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Porting Example 2 To Yii


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Hi Larry, I must begin my post the same way I begin every new topic: Thank You. Thank You for making PHP(and web programming in general) palatable for the normal folk.

 

My question is quite simple but the answer may not be. How would I port the second example to the Yii framework? I obviously don't mean the database itself or even the original html template files, as Yii is built to use both. It would seem, in going through your mini-series on the Yii framework that when you create the MVC via Yii, it creates it's own validation and such. How much of that type code would you keep in the current example as is and how much would need to remove and yield to the generated(and edited) code Yii has done.

 

My purpose for this question is pretty straightforward: I know the steps/time taken to create the site as is, 100 percent hand coded from scratch. I just want to know how much time/coding using the Yii framework would save me on a future project of similar size.

 

I know the Yii framework(and frameworks in general) use OOP while Example 2 is Procedural, but any ideas would be most helpful.

 

P.S. The site, as is, has given me a wonderful template and blocks of code that can now be modified for other sites, so that alone has made this book unbelievably valuble. Thank You again.

 

P.P.S. I asked this question because I wanted to know, duh, but also from the following line on the Amazon description section From the Author for this book ,

 

"After much debate, I decided not to use object-oriented programming or frameworks in the book, although I do intend to write up supplemental material showing how some of the examples and code would be translated into an OOP or framework version." If I completely missed these posts, please just point me to them.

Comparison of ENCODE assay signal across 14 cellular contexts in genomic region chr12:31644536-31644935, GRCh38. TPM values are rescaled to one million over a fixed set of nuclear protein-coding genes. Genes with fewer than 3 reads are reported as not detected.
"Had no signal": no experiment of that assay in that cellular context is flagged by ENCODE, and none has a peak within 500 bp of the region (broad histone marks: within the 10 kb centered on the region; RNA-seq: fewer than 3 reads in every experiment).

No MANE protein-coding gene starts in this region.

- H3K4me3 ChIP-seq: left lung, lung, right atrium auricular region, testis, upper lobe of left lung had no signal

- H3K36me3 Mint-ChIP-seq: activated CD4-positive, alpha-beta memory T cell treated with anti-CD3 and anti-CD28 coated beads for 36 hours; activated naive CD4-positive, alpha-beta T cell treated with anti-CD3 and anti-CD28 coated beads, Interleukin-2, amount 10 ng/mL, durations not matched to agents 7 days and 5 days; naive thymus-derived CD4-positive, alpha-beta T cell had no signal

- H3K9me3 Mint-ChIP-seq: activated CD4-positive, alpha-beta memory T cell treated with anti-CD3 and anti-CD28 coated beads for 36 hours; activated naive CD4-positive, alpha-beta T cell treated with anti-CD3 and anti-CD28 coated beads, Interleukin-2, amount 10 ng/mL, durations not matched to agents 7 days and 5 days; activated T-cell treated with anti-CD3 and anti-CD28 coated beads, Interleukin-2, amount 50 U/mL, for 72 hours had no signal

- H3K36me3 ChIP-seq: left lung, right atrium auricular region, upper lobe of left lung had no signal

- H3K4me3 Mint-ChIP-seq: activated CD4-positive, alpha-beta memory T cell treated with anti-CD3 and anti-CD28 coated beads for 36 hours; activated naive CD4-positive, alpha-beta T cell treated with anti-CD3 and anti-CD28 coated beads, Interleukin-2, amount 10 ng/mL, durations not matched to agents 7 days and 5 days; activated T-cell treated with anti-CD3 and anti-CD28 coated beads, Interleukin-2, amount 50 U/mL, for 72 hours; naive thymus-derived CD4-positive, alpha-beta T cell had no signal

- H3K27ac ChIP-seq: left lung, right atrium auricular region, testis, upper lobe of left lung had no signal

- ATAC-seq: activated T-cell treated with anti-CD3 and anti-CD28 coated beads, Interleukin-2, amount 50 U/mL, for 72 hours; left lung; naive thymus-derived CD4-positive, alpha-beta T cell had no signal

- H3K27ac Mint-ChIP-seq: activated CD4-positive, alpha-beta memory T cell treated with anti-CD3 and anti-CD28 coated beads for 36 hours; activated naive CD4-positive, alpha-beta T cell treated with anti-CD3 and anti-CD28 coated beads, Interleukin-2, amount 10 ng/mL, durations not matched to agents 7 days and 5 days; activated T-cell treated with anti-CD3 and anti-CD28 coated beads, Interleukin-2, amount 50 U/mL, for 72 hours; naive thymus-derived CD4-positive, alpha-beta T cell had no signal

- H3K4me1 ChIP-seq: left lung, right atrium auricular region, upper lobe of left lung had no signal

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P.S. The site, as is, has given me a wonderful template and blocks of code that can now be modified for other sites, so that alone has made this book unbelievably valuble. Thank You again.

 

"After much debate, I decided not to use object-oriented programming or frameworks in the book, although I do intend to write up supplemental material showing how some of the examples and code would be translated into an OOP or framework version." If I completely missed these posts, please just point me to them.

 

I'll pick those I can answer.

 

The point here is that you should be able to create classes in PHP that are very portable and deployable in new site. When you find yourself copying a lot of classes from your previous projects, you know you are doing something right. (probably) Object oriented code is all about the re-usability. That takes us to the next pseudo-question of yours.

 

Developing solid classes takes time. It's all about the details. You'll polish those classes until they are easy customizable and easy to work with. When you are writing examples to make a point, object-oriented programming isn't always the right choice. There's absolutely nothing wrong about writing procedural code. Sometimes you need a full functional class, sometimes you need a static helper class (sorting, etc) and sometimes the best thing is going procedural. OOP is not the king every time.